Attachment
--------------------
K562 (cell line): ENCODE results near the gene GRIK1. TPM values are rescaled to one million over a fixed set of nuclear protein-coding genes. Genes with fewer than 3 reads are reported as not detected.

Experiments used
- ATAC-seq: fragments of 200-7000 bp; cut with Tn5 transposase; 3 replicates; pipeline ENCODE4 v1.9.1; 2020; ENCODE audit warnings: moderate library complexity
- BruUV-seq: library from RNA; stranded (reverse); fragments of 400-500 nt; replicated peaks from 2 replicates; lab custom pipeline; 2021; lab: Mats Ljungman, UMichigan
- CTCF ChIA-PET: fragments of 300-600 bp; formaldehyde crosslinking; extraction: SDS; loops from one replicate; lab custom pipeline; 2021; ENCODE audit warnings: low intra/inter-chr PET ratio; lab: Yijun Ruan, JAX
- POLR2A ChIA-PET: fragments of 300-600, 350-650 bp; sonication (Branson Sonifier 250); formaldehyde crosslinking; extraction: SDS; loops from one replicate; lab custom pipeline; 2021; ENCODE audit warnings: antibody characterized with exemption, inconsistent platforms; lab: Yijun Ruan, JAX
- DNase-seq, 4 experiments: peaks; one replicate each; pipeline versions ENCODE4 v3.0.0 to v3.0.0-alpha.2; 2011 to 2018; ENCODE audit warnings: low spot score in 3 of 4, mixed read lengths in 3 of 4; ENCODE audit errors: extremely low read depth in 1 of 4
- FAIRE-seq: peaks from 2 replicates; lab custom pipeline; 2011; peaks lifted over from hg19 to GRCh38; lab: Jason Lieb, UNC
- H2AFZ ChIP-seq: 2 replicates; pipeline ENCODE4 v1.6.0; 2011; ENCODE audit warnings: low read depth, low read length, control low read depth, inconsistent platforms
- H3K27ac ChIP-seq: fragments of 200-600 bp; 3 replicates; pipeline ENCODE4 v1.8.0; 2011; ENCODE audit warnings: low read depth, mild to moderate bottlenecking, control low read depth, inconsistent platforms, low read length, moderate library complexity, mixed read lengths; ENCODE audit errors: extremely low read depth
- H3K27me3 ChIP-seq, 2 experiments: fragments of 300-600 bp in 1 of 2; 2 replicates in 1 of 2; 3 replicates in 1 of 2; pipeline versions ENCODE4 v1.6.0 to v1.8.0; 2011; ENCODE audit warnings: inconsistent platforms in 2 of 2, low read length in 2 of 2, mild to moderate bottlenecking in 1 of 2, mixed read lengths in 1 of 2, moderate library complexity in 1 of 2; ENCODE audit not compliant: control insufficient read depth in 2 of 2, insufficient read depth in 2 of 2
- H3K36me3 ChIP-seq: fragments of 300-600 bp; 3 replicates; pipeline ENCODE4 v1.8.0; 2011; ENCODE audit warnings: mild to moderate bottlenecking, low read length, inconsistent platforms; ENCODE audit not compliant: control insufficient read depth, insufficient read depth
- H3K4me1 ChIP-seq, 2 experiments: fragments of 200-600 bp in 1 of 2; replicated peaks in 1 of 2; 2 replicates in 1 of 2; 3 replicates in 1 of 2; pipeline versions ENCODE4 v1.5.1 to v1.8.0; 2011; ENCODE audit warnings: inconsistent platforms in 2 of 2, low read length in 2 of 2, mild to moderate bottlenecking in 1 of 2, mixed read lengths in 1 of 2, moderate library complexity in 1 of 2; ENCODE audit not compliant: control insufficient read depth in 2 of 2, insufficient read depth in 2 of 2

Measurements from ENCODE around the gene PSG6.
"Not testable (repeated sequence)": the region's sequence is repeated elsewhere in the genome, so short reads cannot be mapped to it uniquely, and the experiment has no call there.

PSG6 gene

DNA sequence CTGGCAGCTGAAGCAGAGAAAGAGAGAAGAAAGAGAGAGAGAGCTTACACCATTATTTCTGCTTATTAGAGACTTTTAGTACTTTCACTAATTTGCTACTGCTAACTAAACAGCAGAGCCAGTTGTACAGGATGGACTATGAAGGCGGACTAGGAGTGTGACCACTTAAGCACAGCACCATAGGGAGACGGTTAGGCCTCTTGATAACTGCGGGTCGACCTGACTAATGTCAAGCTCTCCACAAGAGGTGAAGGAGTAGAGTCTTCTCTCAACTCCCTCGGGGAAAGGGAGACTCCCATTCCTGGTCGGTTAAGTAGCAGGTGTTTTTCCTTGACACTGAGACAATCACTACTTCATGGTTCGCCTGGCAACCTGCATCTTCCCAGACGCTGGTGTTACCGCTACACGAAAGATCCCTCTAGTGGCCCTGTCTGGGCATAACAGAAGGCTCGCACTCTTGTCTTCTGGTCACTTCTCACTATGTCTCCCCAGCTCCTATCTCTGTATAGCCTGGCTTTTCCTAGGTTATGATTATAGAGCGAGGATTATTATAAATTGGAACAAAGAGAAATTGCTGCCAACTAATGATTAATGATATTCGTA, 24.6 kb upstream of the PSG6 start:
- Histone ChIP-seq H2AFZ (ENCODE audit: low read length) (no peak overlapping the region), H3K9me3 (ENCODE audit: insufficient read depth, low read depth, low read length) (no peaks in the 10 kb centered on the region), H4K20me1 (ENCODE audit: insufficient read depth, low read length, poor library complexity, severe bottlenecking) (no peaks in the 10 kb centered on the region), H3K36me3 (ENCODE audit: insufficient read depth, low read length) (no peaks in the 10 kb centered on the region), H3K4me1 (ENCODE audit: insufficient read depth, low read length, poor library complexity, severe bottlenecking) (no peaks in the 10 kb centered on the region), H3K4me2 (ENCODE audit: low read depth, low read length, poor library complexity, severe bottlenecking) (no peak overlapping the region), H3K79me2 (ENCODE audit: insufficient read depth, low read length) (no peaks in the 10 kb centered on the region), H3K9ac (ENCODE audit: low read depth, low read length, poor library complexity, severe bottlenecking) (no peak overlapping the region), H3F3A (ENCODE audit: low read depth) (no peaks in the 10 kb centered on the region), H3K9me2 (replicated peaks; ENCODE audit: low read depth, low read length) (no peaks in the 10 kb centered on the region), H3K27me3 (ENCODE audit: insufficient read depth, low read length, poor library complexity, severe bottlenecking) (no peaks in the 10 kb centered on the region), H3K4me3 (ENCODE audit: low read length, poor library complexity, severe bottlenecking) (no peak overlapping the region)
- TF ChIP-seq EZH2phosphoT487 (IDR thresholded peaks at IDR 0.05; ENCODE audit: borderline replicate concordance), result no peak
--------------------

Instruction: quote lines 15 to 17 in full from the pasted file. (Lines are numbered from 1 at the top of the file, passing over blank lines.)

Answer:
"Not testable (repeated sequence)": the region's sequence is repeated elsewhere in the genome, so short reads cannot be mapped to it uniquely, and the experiment has no call there.

PSG6 gene

DNA sequence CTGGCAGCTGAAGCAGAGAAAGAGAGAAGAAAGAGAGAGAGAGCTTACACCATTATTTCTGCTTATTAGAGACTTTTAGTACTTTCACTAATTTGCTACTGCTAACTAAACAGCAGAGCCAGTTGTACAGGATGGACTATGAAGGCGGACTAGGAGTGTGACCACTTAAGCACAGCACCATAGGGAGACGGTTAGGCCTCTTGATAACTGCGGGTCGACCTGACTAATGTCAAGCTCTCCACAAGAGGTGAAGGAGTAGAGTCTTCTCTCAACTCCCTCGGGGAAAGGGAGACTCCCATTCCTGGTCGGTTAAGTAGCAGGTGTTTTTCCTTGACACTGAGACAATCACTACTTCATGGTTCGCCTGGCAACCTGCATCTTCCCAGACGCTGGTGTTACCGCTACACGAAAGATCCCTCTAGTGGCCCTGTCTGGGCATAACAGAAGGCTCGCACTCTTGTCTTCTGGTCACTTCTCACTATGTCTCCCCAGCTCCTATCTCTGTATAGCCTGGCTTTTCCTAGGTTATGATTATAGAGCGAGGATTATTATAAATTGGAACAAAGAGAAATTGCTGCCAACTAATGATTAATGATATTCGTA, 24.6 kb upstream of the PSG6 start: